Snapshots taken during the 2006 Nepal coup d’etat – Months earlier the King had sacked the government. Martial law had been declared, the borders were closed, curfews were in effect, all flights (internal and external) had been cancelled, Maoists were infesting the countryside, supply lines were thinning out, increasing masses of people were protesting in the urban pockets, and I had to wait an eternity for Abel and his flock of sheep to negotiate this bridge (obviously not by ‘twosies, twosies’).
The “silver lining” of this political crisis was the unseasonably empty tea houses on the Annapurna Trek. Well into the trek I remember shaking my head while passing an extremely fatigued and mildly-combative couple arguing over their accommodations. The wife / girlfriend was on the verge of tears. It was day number three… her day of reckoning. After yet another eight-hour day of climbing and descending, slight hysteria engulfed her upon realizing that once again a rustic tea hut and a tepid “shower” was the only alternative to shivering under the stars. Moments prior, that sense of impending doom that we’ve all experienced upon realizing the impossibility that JW Marriott had yet to make inroads throughout the Himalayas was just enough to nudge her from Denial to Anger.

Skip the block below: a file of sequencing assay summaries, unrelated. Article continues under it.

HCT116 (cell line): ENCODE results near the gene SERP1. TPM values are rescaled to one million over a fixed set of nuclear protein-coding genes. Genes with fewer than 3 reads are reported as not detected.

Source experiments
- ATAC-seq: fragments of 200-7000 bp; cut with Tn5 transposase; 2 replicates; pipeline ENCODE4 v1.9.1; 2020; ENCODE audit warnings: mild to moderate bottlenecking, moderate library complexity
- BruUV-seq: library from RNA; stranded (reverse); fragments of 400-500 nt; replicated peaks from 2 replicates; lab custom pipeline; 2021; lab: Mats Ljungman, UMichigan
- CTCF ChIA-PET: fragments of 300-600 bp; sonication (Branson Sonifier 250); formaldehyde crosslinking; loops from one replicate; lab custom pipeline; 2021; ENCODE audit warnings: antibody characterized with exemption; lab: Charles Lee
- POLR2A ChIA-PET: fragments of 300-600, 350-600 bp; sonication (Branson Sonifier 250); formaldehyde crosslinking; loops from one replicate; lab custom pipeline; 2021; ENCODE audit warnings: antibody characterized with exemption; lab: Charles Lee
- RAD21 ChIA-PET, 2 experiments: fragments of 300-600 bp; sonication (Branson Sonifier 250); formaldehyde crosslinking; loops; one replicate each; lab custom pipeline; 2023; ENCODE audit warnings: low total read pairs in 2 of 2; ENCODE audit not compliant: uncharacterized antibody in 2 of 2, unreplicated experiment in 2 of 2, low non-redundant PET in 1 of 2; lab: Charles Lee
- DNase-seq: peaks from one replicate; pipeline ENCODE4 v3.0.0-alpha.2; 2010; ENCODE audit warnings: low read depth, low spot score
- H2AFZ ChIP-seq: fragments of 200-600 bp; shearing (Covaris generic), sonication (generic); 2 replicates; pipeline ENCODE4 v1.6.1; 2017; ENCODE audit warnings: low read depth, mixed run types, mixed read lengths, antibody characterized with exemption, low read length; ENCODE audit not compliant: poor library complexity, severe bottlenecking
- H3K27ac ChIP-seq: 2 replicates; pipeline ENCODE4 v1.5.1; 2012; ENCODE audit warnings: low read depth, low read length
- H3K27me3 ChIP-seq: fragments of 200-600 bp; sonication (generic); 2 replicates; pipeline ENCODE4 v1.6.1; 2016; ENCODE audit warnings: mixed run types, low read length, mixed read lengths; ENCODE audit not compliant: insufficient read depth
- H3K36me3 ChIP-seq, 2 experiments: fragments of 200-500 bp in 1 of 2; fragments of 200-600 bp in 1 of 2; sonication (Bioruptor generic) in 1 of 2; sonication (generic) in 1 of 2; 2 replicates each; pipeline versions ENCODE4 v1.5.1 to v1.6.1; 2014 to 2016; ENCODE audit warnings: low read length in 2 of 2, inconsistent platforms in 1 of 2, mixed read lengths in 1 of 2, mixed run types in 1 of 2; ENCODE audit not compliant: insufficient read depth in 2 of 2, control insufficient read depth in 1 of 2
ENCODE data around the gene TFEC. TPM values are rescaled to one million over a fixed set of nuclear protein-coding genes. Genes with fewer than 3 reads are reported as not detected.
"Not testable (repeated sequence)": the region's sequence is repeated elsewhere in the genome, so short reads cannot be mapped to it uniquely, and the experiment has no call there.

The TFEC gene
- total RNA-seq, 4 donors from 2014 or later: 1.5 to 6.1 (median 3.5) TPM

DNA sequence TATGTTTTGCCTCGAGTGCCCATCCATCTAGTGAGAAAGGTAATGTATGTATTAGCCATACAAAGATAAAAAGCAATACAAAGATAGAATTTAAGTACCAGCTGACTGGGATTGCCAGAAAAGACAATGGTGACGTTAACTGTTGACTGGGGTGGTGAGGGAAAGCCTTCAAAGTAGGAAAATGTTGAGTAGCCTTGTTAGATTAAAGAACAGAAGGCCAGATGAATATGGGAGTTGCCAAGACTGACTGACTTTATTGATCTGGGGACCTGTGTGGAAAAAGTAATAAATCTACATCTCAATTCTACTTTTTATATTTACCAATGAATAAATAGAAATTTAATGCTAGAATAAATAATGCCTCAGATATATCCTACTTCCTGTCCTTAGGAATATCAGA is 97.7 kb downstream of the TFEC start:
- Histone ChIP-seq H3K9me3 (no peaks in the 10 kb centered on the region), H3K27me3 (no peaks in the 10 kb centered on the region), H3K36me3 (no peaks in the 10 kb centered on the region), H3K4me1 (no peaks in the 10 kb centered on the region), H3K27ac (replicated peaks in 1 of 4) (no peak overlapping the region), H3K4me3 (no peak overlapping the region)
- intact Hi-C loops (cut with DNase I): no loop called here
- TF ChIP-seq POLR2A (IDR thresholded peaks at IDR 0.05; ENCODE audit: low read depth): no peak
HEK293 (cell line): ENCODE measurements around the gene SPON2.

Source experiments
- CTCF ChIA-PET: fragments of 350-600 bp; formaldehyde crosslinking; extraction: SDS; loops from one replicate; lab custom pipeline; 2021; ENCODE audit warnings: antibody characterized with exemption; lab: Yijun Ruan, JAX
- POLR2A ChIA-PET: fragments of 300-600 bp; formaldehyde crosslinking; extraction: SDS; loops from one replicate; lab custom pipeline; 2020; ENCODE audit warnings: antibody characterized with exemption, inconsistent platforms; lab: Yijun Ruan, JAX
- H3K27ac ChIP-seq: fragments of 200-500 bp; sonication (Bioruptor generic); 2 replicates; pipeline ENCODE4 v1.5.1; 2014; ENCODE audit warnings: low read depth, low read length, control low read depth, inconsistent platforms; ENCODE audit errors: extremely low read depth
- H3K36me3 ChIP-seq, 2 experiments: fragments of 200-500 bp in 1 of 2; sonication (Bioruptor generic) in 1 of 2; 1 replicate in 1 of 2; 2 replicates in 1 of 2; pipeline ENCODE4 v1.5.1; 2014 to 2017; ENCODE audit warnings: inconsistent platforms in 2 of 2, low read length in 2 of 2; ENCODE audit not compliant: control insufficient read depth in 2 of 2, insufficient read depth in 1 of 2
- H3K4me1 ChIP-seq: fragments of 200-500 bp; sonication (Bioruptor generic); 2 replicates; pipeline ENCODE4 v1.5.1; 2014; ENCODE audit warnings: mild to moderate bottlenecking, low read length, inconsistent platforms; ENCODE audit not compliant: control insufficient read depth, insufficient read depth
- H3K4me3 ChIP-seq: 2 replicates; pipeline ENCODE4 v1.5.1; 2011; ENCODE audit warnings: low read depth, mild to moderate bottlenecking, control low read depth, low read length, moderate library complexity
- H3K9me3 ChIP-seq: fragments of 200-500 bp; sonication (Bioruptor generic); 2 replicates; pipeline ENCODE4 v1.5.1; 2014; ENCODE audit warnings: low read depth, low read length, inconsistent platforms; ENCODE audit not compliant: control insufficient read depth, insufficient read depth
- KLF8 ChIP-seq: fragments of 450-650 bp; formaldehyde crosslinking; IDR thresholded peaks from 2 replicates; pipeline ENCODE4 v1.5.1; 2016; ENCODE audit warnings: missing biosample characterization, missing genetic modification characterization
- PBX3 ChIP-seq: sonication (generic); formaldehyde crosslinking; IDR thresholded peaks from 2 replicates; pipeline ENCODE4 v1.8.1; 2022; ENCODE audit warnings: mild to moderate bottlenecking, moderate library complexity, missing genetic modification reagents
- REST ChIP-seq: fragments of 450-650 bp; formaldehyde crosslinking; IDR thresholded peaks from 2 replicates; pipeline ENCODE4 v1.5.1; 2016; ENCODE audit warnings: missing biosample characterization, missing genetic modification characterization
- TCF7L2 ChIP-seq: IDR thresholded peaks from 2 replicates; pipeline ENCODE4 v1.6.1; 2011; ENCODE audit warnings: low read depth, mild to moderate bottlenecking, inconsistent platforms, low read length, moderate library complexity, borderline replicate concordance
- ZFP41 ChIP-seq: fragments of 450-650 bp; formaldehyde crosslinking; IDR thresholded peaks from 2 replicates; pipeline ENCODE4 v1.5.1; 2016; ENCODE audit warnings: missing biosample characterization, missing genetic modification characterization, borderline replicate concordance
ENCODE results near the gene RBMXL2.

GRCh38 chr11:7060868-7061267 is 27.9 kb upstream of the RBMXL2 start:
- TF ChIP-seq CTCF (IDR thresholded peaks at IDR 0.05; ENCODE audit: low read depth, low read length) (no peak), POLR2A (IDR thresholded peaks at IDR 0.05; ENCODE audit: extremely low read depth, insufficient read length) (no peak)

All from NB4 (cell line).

Later, in Pokhara – Our bus running another makeshift roadblock:
Its never easy to gauge the merits of choking on the thick residue of burning tires vs. choking on diesel fumes spewing from an antiquated bus engine. Oh well, at least we had a supportive audience (note guys waving behind the shroud of smoke)
A warm greeting from the Nepalese.